Saw this on the Onion this morning and enjoyed it, so I thought I'd share. Granted it is satire, but I was wondering your serious thoughts on the subject matter any way.
He was about to become a free thinker but got cold feet and made the less mature choice of deciding God did it. He could have allowed himself to soar to greater heights and become a more compassionate and reasoned man but because of the fear that religion instils in the mind he could not break free. That is one of the worst things about religions. It enslaves and traps the human mind but it is only as an Atheist that you can understand that. The deluded do not know they are deluded. If only he could have put his faith on hold long enough to view his beliefs critically.
I was cranky about the America - love it or leave it sentiment but then I read this. I think I became closer to self-realization as a result. At the very least, I am much cheerier for the moment. Thanks!
You are welcome!
@Gallup: It's called not taking things too seriously - not even myself, and a willingness to listen - no matter how absurd. I can see the absurdity in the article and laugh, as well as the truth in the article about religious people eschewing personal responsibility in favor using religious doctrine or God in general as an excuse. I, personally, can find some errors of understanding with regards to the author's report with which he uses satire to exaggerate his claims. The character in which he has also developed for the story is also evidence of his misunderstanding, however, very accurate in portrayal of shallow religious folk.
As in my own experience, most people who claim Christ are unwilling to do any of the hard work that is involved in self-realization, which is a critical part of development in the spiritual side of the human being. Why? Because it is painful, and so it is much easier to just claim Christ and carry on as if there is nothing left to do. In other words, it is easier to choose ignorance, and the church is nothing more than happy to carry them on in their ignorance because it allows the church to exert an unhealthy amount of control in their lives. How quaint.
So, Barry, this is one reason why the Christ story is vitally important. What he did wasn't in the least comfortable and easy.
@Belle, the question is REALLY about what you think about the article. As for the other, I am quite comfortable with leaving that to mystery because I understand that, as a human being, there will always be things that I either don't know or don't understand. Also, the only way I will know something or become more understanding of it is based on my motivation to do so. In regards to Christ deity, I am well aware that in early Christianity there were two main schools of thought: Alexandrian and Antiochan. Alexandrian emphasized the deity of Christ, while Antiochan emphasized his humanity. Eventually, through conflict and heated debate, the Alexandrian school of thought won the Western world's approval, and those who adhered to the Antiochan school were declared anathema. However, this debate is not my main concern. What concerns me is the conflict that ensued between the two schools. After all, these are mortal men claiming to know more about the divine than what is actually and clearly revealed in history. I don't consider that wise. I consider that politically ambitious.
RE: "in early Christianity there were two main schools of thought" - actually, there were many schools of thought.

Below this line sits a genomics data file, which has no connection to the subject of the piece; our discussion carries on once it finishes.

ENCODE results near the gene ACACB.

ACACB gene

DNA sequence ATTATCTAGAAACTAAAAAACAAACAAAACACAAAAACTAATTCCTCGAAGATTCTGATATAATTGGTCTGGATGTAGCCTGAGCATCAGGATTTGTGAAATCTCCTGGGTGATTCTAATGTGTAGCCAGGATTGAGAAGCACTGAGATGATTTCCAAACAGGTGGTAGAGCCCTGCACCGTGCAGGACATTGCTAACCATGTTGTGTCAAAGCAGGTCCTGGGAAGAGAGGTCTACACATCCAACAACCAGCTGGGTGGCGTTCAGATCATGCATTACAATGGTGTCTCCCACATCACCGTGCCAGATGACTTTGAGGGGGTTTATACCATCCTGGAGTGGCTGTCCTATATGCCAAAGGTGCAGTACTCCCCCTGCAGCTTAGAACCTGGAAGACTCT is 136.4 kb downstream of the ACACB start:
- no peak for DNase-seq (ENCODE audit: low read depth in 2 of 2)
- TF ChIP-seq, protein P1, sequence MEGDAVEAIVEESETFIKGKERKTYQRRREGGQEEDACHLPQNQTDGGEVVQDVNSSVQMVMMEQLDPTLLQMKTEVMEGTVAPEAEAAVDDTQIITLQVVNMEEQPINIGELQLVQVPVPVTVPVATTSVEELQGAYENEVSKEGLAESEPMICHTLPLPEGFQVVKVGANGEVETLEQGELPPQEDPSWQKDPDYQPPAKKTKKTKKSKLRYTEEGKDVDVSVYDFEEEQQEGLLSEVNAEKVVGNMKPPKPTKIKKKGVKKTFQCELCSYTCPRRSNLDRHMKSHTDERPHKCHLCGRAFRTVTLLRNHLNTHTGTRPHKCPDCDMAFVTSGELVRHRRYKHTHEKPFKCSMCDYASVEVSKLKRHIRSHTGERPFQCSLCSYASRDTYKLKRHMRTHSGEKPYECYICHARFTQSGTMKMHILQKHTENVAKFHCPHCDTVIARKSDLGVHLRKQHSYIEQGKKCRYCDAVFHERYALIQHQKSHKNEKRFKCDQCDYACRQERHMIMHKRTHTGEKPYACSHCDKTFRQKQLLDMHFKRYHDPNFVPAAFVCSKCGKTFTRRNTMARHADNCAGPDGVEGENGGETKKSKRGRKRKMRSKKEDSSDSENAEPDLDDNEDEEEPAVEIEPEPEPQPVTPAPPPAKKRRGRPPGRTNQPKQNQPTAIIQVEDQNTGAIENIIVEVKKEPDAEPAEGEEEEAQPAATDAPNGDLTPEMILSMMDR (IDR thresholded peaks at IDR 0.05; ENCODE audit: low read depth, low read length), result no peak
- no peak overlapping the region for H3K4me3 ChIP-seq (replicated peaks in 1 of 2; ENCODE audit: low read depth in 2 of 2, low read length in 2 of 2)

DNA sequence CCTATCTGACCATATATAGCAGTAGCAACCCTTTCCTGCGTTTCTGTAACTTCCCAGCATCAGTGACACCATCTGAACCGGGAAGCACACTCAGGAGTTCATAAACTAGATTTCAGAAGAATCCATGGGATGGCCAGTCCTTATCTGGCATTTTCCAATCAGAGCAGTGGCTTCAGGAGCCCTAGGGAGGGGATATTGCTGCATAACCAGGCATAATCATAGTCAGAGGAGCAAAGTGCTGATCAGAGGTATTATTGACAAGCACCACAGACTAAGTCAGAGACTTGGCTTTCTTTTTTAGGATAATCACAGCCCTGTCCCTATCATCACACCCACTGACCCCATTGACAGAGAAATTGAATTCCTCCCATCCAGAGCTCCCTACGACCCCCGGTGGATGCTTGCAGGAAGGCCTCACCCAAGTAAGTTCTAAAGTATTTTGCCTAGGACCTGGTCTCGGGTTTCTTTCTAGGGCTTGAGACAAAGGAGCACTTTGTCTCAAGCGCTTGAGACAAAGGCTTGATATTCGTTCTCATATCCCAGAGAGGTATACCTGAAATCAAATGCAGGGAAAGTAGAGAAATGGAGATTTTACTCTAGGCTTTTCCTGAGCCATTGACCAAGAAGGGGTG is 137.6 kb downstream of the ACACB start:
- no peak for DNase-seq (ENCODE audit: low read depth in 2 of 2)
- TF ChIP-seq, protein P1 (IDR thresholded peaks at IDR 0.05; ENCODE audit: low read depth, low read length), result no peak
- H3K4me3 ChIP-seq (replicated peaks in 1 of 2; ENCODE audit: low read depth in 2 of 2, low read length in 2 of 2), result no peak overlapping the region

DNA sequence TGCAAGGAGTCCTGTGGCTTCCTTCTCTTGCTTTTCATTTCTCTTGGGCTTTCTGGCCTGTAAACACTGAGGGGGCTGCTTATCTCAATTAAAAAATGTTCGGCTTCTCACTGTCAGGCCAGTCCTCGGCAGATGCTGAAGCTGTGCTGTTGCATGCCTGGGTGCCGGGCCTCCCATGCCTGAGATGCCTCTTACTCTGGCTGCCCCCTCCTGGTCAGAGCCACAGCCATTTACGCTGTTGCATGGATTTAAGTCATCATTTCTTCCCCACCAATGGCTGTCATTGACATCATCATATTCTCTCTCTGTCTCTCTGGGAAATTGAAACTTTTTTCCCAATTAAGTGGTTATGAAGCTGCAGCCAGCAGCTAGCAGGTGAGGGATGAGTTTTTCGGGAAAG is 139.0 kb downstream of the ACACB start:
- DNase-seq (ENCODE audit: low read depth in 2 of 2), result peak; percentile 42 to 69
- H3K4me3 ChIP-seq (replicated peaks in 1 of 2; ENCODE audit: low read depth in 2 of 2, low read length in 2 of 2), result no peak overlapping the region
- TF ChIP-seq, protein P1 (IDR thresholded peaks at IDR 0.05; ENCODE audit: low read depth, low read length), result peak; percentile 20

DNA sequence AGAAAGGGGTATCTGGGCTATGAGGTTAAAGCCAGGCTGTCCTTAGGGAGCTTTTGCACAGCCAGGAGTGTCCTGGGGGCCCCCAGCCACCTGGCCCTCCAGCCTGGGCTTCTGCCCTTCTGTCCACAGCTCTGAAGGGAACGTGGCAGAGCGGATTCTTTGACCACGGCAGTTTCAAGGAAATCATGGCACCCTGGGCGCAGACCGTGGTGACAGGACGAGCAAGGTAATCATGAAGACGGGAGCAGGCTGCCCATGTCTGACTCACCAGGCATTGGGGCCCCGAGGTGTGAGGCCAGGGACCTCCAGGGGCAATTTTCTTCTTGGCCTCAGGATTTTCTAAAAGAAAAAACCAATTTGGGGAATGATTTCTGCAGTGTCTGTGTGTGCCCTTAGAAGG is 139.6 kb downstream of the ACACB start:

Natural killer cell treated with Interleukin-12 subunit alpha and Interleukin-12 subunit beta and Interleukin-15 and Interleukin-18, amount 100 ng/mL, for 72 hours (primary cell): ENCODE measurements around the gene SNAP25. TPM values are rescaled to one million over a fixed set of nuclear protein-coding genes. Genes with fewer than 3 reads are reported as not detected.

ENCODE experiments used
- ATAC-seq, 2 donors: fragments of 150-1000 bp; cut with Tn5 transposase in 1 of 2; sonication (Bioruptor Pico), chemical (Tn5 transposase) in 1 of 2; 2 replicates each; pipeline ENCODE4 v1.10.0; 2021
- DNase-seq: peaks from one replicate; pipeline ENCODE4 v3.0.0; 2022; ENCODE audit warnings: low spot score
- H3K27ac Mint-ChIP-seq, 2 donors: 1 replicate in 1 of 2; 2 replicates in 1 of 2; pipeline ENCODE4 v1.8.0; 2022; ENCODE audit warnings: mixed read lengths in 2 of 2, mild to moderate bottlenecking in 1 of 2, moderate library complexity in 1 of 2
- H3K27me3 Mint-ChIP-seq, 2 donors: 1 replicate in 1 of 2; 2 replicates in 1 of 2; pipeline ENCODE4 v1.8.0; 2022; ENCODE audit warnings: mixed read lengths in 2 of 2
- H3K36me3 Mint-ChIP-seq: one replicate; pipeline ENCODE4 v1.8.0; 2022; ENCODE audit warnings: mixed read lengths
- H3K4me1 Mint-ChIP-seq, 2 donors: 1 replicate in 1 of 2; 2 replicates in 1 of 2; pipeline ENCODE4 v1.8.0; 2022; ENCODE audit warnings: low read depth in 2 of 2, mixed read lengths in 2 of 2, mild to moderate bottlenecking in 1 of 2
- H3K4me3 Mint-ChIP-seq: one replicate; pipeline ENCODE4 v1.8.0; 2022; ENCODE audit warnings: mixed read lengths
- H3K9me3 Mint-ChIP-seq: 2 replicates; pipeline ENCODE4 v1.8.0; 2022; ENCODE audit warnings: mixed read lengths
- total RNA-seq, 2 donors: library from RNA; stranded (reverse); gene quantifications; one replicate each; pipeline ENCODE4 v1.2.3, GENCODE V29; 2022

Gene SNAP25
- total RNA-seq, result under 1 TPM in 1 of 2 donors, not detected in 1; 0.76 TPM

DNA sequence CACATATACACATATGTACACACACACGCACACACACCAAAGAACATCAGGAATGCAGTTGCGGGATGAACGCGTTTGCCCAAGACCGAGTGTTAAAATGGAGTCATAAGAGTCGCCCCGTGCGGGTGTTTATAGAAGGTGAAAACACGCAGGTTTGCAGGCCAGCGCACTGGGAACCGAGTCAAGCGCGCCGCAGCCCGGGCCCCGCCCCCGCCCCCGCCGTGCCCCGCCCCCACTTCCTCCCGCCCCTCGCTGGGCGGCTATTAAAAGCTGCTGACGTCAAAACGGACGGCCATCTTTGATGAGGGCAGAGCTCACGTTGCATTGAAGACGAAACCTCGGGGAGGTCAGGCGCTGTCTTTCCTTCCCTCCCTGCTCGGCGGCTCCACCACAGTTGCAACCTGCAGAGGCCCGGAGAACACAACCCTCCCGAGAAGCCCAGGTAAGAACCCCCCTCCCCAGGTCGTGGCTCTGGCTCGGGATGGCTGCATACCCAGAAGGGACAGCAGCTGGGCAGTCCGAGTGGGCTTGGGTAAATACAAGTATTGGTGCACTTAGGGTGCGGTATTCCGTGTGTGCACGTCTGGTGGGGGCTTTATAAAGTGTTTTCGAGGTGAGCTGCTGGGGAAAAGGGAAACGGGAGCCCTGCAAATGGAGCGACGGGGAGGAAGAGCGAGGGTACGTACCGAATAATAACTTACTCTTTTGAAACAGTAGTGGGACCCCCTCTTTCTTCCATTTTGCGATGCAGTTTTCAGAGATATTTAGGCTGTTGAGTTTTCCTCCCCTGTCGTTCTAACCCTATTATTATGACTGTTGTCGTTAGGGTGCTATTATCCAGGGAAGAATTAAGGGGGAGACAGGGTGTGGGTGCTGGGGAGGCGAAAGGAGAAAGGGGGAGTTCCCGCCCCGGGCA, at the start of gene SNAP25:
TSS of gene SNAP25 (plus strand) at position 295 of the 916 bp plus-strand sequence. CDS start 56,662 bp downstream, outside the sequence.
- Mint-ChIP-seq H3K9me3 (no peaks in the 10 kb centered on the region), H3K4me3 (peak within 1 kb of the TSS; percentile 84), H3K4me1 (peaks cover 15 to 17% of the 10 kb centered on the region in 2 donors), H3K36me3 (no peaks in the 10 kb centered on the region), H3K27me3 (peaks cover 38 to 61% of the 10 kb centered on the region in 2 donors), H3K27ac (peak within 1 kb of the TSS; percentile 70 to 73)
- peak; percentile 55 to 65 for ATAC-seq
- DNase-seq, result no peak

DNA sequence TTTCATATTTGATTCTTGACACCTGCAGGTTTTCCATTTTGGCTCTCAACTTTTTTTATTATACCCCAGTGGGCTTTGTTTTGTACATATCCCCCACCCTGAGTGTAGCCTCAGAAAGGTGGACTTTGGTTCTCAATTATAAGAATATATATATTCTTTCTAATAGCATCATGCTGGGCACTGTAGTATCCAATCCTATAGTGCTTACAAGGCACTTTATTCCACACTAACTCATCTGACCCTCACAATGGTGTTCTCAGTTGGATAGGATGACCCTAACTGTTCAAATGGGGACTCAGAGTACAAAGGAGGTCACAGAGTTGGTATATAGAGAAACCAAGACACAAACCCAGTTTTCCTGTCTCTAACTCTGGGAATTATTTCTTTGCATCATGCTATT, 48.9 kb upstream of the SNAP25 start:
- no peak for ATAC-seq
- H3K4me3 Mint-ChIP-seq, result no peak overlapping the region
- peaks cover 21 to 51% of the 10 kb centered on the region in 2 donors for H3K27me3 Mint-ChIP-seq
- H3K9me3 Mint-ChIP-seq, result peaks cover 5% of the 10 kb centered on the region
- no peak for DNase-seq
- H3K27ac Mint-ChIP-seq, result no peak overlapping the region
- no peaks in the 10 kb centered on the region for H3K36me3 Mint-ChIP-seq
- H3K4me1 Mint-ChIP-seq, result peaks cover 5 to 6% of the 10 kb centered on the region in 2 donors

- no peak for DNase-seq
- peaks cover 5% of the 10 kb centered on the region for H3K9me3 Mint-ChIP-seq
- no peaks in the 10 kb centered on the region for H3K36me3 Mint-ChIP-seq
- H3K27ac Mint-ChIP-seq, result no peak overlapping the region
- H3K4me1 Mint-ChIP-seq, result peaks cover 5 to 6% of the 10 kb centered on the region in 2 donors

"Adoptionists" believed Yeshua was the flesh and blood son of Mary and Joseph, whose exemplary life caused the Bible's god to adopt him. There were those, even among the Adoptionists, who believed he was adopted at the time of his baptism, while others believe it occurred at the time of his alleged resurrection.
"Docetists" believed that Yeshua was entirely spirit - only seeming to be human, that he could change shape at will, and that he ate, not because he needed the food, but merely to give those around him the impression that he was human.
"Separationists" also believed Yeshua was entirely human, but that at his baptism, a spirit, separate from him, entered into him, an entity known as "the Christ," which left him to return to the "divine realm" as his host, the poor, broken human, hung, dying, on a cross, prompting the corpse-to-be to quote Psalms in his agony (who does that?), saying, "Why have you forsaken me?" "WTF?" I could understand, but Psalms?
"Marcionites" believed that Yeshua was in no sense human, that he was none other than god himself, who decided to pop down to earth for a few years, to see what the hell was going on.
And don't get me started on the Gnostics --
Yes, that is why I said "main schools." There were multiple schools of thought but the ones given most attention was the Alexandrian position of fully divine and the Antiochan position of fully human. These were the two main points that were argued continuously, and from my studies, what you list here are subsets of such thought. What I am speaking to is of course as based on my time studying four semesters worth of Historical Theology - from the Patristic Period to the Middle Ages.
I often wish I had spent as little time as that, I can't help thinking of all of the other things I could have gotten done.
RE: "Yes, that is why I said 'main schools.'" - and the point I'm trying to stress, is that there were a lot of hair-brained theories floating around out there, and yours is only one.
In the East self-realization is not attributable to anything but practise and method. However, the fast track approach is to use god/gods as they make it easier to surrender the ego.
Let's not get too smug with our disparagement. Else our ego might become an obstacle to growth.
Diggerbanks, do you mind if I kiss you?